The National Wildlife Federation

Community Profile

Pledge Status


Pledge Date

Wednesday, January 31, 2024

Program Year


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Action Item Report

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Town of Zionsville

Zionsville, IN

John Stehr


Pledge Summary

Zionsville is a town of about 30,000 residents located in Central Indiana. Often called a town within a park, Zionsville has preserved over 700 acres of parks, most left in its natural habitats. Along with preserving and restoring our native wetlands, forest and prairie habitats, Mayor Stehr has committed to saving the monarch butterfly and other native pollinators by signing the Mayor's Monarch Pledge. The Zionsville community looks forward to continuing to build native habitat throughout Zionsville.

Community Spotlight


Elm Street Green Meadow

Zionsville has over 700 acres of parkland, most in a natural state with floodplain, forests and restored pollinator meadows such as at Elm Street Green.


New Habitat Restoration at Zionsville Golf Course

In 2023, 2 acres of Zionsville Golf Course rough were restored as a pollinator meadow.


Carpenter Nature Preserve

In 2023 the Zionsville Parks and Recreation Department purchased the 215-acre former Wolf Run Golf Course. The future Carpenter Nature Preserve will feature Eagle Creek floodplain, open forest and prairie habitats.

Action Items Committed for 2024

Communications and Convening

  • Launch or maintain a public communication effort to encourage residents to plant monarch gardens at their homes or in their neighborhoods. (If you have community members who speak a language other than English, we encourage you to also communicate in that language; Champion Pledges must communicate in that language.)
  • Engage with city parks and recreation, public works, sustainability, and other relevant staff to identify opportunities to revise and maintain mowing programs and milkweed / native nectar plant planting programs.
  • Engage with gardening leaders and partners (e.g., Master Naturalists, Master Gardeners, Nature Centers, Native Plant Society Chapters , other long-standing and influential community leaders) to support monarch butterfly conservation.
  • Create a community art project to enhance and promote monarch and pollinator conservation as well as cultural awareness and recognition.

Program and Demonstration Gardens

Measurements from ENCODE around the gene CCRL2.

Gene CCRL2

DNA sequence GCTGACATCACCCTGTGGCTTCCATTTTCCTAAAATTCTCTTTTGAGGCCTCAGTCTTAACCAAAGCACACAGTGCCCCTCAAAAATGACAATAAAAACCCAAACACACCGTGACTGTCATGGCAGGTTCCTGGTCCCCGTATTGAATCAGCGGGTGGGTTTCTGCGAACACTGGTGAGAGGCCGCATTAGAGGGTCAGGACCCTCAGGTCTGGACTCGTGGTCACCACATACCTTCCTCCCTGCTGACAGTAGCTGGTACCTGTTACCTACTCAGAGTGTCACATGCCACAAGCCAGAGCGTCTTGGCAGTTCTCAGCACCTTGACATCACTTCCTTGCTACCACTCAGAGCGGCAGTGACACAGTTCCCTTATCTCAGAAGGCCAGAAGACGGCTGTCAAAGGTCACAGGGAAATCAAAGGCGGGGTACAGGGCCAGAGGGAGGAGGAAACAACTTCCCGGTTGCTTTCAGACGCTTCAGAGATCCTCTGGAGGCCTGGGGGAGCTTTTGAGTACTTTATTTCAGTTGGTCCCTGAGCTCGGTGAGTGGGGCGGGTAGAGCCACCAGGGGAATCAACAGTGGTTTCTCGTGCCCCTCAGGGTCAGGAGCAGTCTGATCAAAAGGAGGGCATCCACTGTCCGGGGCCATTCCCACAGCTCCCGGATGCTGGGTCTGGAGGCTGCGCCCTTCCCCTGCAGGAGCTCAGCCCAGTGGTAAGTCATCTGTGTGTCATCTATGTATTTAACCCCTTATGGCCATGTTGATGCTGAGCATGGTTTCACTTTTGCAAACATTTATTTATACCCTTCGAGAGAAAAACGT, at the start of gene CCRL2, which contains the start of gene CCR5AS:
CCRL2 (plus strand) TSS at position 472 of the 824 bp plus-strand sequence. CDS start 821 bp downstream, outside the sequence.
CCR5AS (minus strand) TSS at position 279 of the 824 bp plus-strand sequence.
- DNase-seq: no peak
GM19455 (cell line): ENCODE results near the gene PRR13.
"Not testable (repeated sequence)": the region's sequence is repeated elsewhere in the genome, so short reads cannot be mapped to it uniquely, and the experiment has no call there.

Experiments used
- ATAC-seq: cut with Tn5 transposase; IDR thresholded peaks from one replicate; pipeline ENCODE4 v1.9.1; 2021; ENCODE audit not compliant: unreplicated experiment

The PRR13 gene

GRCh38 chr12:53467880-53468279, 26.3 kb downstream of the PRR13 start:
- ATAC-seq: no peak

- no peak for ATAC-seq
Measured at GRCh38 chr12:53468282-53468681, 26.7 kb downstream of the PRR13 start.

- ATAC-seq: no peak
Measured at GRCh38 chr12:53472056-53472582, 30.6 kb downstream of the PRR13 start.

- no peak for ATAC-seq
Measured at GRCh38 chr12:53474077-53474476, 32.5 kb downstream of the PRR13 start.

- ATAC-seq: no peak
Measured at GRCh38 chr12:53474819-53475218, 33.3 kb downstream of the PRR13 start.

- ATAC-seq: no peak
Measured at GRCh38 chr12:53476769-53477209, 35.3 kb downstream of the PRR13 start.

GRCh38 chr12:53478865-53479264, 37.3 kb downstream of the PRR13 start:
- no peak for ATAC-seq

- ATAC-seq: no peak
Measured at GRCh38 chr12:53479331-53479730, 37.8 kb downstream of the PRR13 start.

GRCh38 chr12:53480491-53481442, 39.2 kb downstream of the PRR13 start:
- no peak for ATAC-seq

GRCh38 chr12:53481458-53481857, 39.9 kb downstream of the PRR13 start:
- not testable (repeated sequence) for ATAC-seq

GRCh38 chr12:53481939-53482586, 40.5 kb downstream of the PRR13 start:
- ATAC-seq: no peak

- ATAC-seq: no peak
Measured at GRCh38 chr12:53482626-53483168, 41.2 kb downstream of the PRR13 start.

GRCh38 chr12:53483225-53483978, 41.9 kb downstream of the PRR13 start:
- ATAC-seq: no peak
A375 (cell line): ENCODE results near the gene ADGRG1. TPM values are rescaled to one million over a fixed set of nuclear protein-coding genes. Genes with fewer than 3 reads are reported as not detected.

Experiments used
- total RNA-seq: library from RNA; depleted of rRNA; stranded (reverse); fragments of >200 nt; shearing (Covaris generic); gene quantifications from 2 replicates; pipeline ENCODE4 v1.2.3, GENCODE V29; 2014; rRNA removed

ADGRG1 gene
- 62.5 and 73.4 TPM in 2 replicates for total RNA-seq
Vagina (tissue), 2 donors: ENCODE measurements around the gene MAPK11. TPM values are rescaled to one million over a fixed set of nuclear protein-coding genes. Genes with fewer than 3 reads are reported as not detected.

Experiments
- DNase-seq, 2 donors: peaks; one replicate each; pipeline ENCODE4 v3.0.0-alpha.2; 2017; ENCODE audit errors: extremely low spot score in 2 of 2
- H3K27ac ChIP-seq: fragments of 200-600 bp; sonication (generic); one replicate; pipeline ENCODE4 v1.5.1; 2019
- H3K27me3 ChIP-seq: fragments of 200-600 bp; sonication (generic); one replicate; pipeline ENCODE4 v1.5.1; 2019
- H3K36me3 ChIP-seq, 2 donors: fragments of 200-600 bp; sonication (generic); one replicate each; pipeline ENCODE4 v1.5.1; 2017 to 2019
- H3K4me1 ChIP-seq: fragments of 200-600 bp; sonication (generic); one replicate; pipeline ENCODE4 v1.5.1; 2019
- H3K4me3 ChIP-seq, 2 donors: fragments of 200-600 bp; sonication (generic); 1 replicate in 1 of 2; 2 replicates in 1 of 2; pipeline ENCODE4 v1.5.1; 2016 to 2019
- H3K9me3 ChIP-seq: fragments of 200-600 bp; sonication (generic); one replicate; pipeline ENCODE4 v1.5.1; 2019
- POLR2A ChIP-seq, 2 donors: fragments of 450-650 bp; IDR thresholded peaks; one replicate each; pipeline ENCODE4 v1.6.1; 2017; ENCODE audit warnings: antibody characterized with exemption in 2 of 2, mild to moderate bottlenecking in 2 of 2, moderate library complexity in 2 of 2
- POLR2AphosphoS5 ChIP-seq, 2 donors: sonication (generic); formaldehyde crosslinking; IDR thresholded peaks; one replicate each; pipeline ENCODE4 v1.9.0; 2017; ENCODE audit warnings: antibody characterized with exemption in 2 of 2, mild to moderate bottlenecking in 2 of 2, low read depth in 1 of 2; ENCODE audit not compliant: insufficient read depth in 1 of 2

• Host or support a native seed or plant sale, giveaway or swap.
  • Facilitate or support a milkweed seed collection and propagation effort.
  • Plant or maintain a monarch and pollinator-friendly demonstration garden at City Hall or another prominent or culturally significant community location.
  • Plant milkweed and pollinator-friendly native nectar plants along roadsides, medians, or public rights-of-way.
  • Launch or maintain an outdoor education program(s) (e.g., at schools, after-school programs, community centers and groups) that builds awareness and creates habitat by engaging students, educators, and the community in planting native milkweed and pollinator-friendly native nectar plants (i.e., National Wildlife Federation’s Schoolyard Habitats program and Monarch Mission curriculum).
  • Earn or maintain recognition for being a wildlife-friendly city by participating in other wildlife and habitat conservation efforts (i.e., National Wildlife Federation’s Community Wildlife Habitat program).
  • Launch, expand, or continue an invasive species removal program that will support the re-establishment of native habitat for monarch butterflies and other pollinators.
  • Display educational signage at monarch gardens and pollinator habitat.

Systems Change

  • Increase the percentage of native plants, shrubs and trees that must be used in city landscaping ordinances and encourage use of milkweed, where appropriate.
  • Launch, expand, or continue an effort to change municipal planting ordinances and practices to include more native milkweed and native nectar producing plants at city properties.